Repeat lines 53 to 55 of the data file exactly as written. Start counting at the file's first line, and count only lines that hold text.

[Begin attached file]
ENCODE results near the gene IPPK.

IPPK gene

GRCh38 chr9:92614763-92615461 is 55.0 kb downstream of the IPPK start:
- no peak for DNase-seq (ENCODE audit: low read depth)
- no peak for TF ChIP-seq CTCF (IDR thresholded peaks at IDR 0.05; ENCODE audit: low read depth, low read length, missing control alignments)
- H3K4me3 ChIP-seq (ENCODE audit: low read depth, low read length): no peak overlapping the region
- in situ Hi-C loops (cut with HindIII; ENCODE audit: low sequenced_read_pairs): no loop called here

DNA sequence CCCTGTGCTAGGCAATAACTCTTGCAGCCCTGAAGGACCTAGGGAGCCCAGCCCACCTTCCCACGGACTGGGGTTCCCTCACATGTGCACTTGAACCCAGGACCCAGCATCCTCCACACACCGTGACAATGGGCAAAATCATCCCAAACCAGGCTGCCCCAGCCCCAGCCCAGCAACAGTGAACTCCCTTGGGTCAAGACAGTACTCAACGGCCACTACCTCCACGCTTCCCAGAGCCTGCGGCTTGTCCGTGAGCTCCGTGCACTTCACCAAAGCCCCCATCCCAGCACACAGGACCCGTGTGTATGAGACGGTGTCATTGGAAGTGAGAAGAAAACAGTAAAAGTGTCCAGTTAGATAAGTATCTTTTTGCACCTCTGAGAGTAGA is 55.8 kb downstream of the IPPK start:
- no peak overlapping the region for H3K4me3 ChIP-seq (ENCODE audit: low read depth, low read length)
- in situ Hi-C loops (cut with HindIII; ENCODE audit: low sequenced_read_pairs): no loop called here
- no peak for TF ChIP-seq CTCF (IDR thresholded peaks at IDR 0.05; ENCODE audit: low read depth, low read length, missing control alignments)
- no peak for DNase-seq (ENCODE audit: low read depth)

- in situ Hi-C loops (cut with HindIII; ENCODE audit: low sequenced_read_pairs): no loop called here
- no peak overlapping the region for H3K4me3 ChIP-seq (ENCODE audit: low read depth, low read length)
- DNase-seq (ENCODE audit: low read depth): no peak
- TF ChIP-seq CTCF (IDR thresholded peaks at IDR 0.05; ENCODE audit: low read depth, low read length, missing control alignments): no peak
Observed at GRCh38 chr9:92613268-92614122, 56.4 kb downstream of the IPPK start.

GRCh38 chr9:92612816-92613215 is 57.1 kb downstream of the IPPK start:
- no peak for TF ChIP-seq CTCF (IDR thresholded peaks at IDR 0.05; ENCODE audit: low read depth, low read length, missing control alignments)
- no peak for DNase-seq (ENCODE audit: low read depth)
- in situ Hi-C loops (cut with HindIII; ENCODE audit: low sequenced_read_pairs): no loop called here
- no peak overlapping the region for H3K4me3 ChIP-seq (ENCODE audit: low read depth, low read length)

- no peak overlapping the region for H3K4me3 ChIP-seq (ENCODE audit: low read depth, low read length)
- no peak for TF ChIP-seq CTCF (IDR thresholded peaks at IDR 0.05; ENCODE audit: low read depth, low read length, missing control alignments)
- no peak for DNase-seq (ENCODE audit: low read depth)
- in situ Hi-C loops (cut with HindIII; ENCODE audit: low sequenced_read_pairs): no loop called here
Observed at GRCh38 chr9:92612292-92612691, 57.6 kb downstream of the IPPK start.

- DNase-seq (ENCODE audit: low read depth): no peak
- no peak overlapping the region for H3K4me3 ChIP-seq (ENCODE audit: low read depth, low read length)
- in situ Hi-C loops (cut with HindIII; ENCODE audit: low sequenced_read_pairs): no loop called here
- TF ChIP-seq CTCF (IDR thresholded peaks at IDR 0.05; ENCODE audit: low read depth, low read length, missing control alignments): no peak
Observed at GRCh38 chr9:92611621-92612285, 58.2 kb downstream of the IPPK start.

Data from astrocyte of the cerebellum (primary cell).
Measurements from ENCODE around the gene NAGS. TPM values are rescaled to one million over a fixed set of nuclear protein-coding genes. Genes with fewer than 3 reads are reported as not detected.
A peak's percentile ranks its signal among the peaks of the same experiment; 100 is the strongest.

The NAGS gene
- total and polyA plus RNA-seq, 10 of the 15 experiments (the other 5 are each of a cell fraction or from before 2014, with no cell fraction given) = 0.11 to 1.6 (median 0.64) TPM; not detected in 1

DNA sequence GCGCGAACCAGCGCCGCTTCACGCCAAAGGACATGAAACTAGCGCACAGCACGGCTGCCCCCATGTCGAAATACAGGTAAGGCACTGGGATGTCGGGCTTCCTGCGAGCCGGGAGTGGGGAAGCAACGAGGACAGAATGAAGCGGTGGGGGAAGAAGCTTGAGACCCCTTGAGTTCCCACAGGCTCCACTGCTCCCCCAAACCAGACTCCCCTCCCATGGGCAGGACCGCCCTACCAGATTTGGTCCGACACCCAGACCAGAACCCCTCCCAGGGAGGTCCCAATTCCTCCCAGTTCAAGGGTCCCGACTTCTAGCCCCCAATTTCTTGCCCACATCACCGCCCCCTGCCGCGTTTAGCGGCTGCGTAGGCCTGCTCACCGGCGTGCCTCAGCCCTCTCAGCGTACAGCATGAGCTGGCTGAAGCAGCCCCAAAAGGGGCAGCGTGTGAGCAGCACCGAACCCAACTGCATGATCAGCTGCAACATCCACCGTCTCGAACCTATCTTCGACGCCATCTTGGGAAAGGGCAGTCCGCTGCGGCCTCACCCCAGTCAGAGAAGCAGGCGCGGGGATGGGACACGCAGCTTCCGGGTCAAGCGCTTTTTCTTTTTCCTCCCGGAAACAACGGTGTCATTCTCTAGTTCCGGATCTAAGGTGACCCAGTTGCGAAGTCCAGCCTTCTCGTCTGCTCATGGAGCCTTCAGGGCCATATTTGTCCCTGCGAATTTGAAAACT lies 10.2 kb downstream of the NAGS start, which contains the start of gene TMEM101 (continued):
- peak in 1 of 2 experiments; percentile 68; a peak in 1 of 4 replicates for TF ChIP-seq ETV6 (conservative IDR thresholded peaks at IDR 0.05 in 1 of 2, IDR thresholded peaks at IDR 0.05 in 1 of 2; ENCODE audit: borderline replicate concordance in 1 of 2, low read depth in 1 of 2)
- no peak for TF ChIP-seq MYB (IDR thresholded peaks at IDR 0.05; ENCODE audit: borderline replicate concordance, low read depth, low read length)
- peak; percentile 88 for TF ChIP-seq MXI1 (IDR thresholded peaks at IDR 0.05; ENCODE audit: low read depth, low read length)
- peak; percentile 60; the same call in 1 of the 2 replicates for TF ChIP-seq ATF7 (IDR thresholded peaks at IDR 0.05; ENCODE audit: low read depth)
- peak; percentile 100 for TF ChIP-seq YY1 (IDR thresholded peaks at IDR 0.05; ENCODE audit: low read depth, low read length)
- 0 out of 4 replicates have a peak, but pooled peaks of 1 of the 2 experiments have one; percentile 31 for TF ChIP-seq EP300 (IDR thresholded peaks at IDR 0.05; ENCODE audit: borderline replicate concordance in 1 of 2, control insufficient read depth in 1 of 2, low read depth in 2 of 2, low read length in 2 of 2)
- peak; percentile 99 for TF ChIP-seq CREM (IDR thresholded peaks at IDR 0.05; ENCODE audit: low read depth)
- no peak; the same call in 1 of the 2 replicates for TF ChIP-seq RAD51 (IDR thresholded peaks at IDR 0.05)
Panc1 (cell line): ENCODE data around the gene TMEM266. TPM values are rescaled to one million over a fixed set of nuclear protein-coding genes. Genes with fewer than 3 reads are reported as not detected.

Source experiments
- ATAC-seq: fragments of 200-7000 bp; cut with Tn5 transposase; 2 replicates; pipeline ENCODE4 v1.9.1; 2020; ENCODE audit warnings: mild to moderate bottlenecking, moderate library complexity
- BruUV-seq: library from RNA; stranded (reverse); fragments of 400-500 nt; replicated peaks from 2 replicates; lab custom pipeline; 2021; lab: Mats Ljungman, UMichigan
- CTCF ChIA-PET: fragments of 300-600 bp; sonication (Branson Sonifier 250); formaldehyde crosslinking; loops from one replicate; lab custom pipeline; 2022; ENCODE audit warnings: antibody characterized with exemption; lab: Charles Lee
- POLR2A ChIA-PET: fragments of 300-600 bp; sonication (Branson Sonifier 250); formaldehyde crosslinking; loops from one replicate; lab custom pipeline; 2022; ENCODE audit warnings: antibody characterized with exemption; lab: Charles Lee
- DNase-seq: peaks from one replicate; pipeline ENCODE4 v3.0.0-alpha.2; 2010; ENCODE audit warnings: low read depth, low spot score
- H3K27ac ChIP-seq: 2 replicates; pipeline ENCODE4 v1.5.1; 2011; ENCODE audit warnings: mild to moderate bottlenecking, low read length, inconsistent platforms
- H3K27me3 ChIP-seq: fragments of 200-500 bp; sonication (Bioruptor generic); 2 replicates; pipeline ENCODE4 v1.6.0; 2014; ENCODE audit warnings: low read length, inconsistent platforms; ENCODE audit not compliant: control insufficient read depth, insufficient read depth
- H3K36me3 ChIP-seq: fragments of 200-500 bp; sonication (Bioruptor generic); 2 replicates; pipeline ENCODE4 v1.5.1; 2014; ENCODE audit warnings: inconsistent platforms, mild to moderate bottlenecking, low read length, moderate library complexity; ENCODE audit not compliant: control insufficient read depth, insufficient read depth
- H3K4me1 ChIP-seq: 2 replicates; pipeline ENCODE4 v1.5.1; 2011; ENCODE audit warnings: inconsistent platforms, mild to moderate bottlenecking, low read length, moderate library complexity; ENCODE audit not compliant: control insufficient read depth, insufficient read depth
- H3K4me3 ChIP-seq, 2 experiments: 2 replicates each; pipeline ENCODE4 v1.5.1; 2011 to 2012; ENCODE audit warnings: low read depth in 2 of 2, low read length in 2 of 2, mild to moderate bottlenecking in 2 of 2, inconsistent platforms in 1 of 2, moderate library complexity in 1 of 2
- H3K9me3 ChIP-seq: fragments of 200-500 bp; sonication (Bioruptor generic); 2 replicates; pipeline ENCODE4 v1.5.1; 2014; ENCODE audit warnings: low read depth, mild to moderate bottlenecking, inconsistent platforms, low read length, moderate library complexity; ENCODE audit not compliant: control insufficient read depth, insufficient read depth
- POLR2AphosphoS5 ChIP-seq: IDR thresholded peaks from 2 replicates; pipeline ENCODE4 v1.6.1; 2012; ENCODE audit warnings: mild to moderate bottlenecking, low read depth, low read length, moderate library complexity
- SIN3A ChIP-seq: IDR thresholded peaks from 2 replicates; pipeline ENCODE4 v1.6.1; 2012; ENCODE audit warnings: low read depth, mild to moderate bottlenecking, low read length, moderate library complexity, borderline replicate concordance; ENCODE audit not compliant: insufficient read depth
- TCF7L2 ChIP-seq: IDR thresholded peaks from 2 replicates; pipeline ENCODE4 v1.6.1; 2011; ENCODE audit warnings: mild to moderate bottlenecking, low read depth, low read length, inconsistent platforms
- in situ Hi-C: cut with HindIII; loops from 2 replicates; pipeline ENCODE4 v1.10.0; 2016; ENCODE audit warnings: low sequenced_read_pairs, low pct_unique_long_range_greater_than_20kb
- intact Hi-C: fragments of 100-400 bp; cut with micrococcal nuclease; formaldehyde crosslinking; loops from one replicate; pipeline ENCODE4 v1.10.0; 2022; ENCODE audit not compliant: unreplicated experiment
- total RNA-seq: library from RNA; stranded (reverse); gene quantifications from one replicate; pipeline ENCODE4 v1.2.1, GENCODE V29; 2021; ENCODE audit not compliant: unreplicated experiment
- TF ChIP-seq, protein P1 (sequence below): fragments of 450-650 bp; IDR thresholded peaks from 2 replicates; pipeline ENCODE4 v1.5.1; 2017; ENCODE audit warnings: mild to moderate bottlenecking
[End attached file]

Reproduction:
- DNase-seq: peaks from one replicate; pipeline ENCODE4 v3.0.0-alpha.2; 2010; ENCODE audit warnings: low read depth, low spot score
- H3K27ac ChIP-seq: 2 replicates; pipeline ENCODE4 v1.5.1; 2011; ENCODE audit warnings: mild to moderate bottlenecking, low read length, inconsistent platforms
- H3K27me3 ChIP-seq: fragments of 200-500 bp; sonication (Bioruptor generic); 2 replicates; pipeline ENCODE4 v1.6.0; 2014; ENCODE audit warnings: low read length, inconsistent platforms; ENCODE audit not compliant: control insufficient read depth, insufficient read depth